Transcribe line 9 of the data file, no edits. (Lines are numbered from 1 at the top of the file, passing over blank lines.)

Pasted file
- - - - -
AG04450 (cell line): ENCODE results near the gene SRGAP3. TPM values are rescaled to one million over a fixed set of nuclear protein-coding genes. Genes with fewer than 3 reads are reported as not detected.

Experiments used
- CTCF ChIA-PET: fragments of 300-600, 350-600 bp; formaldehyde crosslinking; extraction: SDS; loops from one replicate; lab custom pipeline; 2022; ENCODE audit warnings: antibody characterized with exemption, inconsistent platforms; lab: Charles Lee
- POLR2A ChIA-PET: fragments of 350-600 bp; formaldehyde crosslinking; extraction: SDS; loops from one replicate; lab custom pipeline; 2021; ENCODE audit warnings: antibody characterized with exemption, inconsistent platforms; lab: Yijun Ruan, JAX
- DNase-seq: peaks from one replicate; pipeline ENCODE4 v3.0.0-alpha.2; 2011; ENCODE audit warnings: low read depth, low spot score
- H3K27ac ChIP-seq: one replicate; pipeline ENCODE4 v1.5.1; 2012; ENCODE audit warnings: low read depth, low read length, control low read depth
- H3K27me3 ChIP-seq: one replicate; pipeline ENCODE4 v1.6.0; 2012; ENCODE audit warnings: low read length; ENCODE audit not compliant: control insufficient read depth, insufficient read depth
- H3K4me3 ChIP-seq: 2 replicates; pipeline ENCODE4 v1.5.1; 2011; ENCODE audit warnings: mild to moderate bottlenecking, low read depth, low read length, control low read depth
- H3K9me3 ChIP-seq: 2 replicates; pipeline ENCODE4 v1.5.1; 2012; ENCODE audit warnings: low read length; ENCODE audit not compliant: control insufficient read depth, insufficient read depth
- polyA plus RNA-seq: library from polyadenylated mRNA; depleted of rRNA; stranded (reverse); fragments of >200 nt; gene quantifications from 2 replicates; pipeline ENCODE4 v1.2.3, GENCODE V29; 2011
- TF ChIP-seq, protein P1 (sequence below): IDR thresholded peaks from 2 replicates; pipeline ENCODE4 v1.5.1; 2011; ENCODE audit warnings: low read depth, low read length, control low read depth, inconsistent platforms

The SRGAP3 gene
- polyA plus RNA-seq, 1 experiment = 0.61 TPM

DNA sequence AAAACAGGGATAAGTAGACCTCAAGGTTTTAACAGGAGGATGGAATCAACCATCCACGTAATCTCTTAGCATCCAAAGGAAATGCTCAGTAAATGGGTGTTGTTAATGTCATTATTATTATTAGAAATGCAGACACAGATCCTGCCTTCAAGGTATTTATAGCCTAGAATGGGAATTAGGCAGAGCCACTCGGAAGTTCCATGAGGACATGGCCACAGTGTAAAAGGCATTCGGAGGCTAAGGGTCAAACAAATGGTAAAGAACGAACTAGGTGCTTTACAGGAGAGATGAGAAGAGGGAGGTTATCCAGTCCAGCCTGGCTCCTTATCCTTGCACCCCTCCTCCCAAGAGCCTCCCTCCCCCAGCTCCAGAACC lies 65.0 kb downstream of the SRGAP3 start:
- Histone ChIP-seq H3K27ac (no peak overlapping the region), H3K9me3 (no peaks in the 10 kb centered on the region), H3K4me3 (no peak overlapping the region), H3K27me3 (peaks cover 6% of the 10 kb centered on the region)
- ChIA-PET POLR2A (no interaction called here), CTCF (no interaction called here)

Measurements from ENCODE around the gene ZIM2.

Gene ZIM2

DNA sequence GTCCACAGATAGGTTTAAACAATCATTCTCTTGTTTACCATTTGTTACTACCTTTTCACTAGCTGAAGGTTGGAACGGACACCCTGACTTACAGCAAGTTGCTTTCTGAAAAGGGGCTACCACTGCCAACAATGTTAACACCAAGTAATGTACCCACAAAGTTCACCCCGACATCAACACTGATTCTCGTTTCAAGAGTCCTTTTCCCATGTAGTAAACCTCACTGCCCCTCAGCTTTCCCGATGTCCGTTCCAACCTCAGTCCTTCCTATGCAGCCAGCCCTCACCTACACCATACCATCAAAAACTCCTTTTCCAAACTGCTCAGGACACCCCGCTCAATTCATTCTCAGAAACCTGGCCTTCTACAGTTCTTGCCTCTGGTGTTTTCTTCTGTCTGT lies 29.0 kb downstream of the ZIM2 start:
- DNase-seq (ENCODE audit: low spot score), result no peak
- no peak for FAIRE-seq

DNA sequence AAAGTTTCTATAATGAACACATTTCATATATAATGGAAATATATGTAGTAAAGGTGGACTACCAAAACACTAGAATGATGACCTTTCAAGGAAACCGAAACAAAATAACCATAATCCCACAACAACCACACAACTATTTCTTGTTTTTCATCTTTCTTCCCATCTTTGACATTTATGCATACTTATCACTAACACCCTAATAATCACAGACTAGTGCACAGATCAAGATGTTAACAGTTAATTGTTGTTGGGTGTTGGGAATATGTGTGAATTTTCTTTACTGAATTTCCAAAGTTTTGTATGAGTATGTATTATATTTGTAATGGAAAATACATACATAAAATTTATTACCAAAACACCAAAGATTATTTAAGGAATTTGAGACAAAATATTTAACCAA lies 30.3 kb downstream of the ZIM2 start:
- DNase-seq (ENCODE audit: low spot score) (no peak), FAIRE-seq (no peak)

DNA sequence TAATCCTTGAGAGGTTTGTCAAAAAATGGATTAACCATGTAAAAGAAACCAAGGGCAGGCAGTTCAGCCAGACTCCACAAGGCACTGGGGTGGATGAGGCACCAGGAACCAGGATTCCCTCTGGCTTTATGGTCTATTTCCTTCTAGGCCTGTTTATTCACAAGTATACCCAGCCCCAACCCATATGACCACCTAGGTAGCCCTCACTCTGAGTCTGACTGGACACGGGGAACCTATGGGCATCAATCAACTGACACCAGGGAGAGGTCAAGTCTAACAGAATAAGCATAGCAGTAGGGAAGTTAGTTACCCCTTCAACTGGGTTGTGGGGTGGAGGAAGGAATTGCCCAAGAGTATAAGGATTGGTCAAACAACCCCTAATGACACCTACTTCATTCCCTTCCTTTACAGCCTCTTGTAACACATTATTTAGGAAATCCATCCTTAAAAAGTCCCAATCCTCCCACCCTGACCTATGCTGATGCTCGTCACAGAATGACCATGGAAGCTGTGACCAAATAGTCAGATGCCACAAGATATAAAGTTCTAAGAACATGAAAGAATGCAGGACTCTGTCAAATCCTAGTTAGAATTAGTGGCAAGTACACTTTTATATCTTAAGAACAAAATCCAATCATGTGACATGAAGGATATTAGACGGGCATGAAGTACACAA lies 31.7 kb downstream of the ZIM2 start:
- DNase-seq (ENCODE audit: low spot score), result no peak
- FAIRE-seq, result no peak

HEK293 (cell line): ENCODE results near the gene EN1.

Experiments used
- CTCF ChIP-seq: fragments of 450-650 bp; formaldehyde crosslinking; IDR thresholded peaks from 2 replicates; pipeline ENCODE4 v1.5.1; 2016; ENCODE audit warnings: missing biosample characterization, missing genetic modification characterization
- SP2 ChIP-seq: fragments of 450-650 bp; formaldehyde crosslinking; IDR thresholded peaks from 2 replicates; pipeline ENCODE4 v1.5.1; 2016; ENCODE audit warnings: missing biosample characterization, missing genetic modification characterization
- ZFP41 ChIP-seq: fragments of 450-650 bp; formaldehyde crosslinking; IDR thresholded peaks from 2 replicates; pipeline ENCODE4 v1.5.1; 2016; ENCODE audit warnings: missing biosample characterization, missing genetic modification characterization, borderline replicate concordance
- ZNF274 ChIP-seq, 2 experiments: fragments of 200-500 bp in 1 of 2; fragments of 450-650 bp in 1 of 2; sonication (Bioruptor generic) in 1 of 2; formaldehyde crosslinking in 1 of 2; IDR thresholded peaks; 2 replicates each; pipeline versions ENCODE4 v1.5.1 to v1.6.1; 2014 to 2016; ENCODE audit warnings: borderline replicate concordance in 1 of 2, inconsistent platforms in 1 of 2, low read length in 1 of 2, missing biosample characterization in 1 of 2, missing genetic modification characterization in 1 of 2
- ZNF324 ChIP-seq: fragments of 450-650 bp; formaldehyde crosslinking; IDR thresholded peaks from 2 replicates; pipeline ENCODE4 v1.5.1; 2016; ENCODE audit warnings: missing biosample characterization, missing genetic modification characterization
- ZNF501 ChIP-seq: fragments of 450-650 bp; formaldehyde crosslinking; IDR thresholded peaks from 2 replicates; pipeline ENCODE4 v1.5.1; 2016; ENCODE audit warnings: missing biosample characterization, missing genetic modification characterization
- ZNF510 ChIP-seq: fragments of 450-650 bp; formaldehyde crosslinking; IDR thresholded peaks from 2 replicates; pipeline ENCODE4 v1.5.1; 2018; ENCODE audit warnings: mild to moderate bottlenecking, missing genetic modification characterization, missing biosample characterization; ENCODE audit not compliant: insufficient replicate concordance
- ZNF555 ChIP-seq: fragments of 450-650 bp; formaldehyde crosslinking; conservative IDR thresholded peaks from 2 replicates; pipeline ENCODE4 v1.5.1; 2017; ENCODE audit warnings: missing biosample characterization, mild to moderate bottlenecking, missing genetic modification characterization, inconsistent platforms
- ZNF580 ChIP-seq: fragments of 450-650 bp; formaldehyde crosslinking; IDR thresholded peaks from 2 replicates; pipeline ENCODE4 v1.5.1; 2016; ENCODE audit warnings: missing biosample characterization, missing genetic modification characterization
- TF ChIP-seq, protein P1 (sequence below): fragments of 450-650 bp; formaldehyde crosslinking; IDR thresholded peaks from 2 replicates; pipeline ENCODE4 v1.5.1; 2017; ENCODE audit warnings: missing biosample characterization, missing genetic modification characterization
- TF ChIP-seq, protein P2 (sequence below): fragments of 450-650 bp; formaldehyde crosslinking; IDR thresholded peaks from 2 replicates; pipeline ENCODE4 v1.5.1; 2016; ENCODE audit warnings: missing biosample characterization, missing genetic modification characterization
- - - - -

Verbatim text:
- H3K9me3 ChIP-seq: 2 replicates; pipeline ENCODE4 v1.5.1; 2012; ENCODE audit warnings: low read length; ENCODE audit not compliant: control insufficient read depth, insufficient read depth